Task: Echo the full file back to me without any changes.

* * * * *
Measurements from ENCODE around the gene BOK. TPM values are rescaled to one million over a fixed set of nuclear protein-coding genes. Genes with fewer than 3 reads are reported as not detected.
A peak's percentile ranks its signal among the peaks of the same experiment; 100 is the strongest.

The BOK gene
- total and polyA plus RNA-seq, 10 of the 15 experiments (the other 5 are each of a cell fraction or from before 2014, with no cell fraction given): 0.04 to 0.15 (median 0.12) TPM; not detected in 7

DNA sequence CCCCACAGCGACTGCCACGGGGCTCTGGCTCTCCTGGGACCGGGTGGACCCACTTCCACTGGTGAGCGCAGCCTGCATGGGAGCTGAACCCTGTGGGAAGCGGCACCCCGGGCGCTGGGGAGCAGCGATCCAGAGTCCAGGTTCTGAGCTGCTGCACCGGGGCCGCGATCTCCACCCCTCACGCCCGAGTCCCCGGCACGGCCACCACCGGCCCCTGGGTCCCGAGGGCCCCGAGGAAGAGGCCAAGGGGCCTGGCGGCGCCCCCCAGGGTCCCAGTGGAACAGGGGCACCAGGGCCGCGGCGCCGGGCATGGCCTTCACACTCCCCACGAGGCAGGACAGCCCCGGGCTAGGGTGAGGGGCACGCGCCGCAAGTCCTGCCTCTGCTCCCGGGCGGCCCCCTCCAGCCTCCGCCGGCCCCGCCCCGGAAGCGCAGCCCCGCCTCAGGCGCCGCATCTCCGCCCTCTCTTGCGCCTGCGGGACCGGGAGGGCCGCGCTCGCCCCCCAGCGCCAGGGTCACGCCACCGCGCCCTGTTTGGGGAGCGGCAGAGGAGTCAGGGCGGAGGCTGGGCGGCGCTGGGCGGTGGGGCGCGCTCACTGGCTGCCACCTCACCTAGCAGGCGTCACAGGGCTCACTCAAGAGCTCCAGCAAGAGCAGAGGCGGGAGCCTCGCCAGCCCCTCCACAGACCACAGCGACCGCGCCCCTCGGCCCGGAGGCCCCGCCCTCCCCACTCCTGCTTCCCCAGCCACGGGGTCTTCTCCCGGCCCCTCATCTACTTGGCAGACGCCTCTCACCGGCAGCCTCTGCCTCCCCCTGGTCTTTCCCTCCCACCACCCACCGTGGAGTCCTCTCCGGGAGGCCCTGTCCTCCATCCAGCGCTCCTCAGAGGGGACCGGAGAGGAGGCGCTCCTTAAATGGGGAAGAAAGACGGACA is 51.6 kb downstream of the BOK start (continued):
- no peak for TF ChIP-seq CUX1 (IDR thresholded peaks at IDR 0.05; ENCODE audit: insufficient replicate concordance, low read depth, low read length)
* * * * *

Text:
Measurements from ENCODE around the gene BOK. TPM values are rescaled to one million over a fixed set of nuclear protein-coding genes. Genes with fewer than 3 reads are reported as not detected.
A peak's percentile ranks its signal among the peaks of the same experiment; 100 is the strongest.

The BOK gene
- total and polyA plus RNA-seq, 10 of the 15 experiments (the other 5 are each of a cell fraction or from before 2014, with no cell fraction given): 0.04 to 0.15 (median 0.12) TPM; not detected in 7

DNA sequence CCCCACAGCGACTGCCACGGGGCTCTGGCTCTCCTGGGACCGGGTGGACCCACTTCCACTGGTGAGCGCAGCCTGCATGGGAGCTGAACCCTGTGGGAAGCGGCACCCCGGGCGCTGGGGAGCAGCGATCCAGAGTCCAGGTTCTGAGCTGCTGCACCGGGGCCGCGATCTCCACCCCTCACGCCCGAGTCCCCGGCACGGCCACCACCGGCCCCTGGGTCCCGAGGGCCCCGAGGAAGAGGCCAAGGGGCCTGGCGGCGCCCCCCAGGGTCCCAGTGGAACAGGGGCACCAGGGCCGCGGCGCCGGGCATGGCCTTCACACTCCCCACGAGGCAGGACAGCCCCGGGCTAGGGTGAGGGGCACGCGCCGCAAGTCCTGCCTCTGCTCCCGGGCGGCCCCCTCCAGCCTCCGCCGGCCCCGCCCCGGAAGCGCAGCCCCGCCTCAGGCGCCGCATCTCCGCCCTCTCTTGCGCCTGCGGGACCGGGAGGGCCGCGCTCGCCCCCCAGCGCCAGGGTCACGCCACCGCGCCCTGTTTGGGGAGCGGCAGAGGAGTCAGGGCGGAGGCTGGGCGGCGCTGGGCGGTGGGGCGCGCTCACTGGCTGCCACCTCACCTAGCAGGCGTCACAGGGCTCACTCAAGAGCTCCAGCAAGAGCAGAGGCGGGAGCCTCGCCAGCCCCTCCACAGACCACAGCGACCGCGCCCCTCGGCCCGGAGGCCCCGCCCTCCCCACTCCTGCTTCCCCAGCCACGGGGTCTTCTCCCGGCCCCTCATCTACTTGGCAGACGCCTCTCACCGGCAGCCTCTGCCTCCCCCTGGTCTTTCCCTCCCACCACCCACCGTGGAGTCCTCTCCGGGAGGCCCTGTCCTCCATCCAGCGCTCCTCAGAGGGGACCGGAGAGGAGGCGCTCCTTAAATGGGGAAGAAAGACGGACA is 51.6 kb downstream of the BOK start (continued):
- no peak for TF ChIP-seq CUX1 (IDR thresholded peaks at IDR 0.05; ENCODE audit: insufficient replicate concordance, low read depth, low read length)